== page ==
That actually makes a ton of sense, but only if you think of failure as a block or end to an activity. If my players fail spot hidden, they still find stuff, just maybe not all the stuff. So they still progress and get the clues they need, but they have only part of the information which leads to assumptions and more horror in the end. If they fumble, they still get the necessary information, only they take too long and the cultists find them, or something similar.

More good examples of how to do it from Dethstrok9! "It takes more time." and "You get clues on a sliding continuum."

Edited by klecser
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Dear Dethstrok9,

I do not agree at all with klecser in his description of the GUMSHOE, so let me give you a different view. To be as precise as possible, I will just write here, what I find in my "Cthulhu Confidential" book on page 7:

"Your character solves the mystery driving the scenario by moving from scene to scene gathering information. You, the player, solve the mystery by figuring out what the information means. As you piece together the narrative and sort relevant facts from evocative side detail, you work out who did what to whom, and why. (...)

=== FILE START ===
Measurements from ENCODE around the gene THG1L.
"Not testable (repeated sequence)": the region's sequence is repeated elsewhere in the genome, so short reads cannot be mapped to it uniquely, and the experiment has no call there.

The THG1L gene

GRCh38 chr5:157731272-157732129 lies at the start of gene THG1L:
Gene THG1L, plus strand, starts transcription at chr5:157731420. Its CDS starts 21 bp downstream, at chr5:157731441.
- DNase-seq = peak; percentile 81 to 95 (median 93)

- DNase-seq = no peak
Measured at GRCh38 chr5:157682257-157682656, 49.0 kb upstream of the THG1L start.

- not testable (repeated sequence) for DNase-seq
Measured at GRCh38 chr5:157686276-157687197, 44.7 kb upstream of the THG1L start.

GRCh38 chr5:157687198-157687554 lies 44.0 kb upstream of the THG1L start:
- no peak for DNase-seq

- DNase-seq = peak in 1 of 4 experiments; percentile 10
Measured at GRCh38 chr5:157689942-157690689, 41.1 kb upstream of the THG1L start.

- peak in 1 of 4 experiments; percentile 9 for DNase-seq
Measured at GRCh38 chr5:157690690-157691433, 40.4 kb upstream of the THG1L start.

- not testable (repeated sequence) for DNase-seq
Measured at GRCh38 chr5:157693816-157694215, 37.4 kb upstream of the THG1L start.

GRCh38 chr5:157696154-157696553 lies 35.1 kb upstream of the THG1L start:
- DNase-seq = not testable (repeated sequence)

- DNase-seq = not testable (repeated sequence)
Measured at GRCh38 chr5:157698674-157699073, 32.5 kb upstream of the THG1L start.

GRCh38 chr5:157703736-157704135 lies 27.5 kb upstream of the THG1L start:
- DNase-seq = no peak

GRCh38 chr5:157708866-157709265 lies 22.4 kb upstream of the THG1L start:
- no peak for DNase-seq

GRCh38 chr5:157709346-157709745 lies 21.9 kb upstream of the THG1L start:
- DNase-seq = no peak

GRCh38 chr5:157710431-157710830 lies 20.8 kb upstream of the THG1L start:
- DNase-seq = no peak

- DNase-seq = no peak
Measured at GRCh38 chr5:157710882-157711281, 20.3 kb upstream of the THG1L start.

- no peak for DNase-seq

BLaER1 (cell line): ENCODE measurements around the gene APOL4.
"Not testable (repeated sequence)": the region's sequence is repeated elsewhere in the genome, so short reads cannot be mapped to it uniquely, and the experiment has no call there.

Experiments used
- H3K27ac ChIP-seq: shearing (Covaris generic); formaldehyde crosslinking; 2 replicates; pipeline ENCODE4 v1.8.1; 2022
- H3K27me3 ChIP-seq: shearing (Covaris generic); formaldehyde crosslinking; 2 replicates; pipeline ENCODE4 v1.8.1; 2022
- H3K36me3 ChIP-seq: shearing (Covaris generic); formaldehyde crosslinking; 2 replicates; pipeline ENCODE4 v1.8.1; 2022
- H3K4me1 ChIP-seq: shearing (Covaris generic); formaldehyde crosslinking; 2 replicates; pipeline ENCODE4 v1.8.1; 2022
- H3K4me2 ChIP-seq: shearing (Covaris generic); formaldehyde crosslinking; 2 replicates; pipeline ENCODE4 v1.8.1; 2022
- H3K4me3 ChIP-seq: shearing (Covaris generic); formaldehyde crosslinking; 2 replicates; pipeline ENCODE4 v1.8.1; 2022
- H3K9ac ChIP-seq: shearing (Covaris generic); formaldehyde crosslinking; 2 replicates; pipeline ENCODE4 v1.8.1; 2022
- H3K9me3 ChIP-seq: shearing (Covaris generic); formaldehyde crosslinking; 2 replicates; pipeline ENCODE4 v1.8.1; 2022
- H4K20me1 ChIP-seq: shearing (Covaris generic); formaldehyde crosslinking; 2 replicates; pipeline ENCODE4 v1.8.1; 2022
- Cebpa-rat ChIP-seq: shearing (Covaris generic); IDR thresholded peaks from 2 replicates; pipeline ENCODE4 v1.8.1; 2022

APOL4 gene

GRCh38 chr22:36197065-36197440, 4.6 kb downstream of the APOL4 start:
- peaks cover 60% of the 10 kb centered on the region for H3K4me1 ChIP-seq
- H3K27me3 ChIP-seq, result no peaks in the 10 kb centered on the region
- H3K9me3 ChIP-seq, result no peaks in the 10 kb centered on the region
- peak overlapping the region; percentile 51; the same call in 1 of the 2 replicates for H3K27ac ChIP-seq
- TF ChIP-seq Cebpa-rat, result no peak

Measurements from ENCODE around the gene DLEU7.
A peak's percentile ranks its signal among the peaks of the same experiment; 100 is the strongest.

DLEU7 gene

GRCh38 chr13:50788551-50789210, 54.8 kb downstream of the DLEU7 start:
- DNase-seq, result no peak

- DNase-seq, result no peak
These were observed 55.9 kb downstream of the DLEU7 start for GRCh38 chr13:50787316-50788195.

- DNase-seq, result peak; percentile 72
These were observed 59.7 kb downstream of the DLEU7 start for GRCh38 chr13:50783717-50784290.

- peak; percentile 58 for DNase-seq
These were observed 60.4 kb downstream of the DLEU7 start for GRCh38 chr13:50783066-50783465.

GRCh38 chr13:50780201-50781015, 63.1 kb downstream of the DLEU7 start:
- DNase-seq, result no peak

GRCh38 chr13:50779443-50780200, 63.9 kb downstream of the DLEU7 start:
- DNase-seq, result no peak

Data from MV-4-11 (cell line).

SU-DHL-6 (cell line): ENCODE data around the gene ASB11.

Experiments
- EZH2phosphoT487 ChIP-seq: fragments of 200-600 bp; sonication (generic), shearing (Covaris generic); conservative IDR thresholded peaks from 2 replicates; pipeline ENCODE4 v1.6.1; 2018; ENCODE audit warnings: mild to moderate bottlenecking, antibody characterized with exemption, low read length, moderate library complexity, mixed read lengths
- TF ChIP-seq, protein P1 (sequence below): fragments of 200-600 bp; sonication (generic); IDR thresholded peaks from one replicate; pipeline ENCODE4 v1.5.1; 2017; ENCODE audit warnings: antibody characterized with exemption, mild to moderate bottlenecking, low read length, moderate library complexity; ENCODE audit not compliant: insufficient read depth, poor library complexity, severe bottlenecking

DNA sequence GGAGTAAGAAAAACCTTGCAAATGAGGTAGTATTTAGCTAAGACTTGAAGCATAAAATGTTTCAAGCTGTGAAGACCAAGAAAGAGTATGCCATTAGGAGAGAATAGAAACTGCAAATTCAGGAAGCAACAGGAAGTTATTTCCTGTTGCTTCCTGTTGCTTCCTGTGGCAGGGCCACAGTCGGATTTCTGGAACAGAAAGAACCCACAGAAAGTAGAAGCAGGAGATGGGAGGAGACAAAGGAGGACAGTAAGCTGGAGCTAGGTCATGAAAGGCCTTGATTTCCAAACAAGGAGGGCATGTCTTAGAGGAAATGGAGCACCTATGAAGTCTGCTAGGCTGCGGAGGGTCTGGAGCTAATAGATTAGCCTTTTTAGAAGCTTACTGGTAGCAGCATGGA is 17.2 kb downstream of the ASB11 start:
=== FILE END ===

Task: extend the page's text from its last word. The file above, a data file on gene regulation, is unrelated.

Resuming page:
When a scene starts the GM describes what your character can sense about it right off the bat. What does the place look like? What mood does it conjure? What objects or furnishings does it contain, and what do they tell you? Who, if anyone, is present, and what do they do or say in response to your arrival?

You then respond by posing questions. You might ask them directly to the GM, or, through in-character dialogue, to the supporting characters present at the scene. (...)

Some facts appear in plain sight, right in front of you. (...) In key instances, tough, you'll have to ask about the scene in a particular way to get the clues you need. Describe how you're gathering information and what Investigative Abilities, if any, you're using to get it. (...) If your character looks for the information in the right place, and has a credible way to get it, you get the clue, simple as that.

Some roleplayers might be used to games where they have to roll dice, scoring a successful result of some kind, to get information. GUMSHOE works exactly like that, except without the roll, removing the chance of failure that doesn't advance the story.

In order to obtain clues, you always have to describe your character interacting with the contents of the scene. You never just read the names of your abilities off your character card and wait for more description. (...)"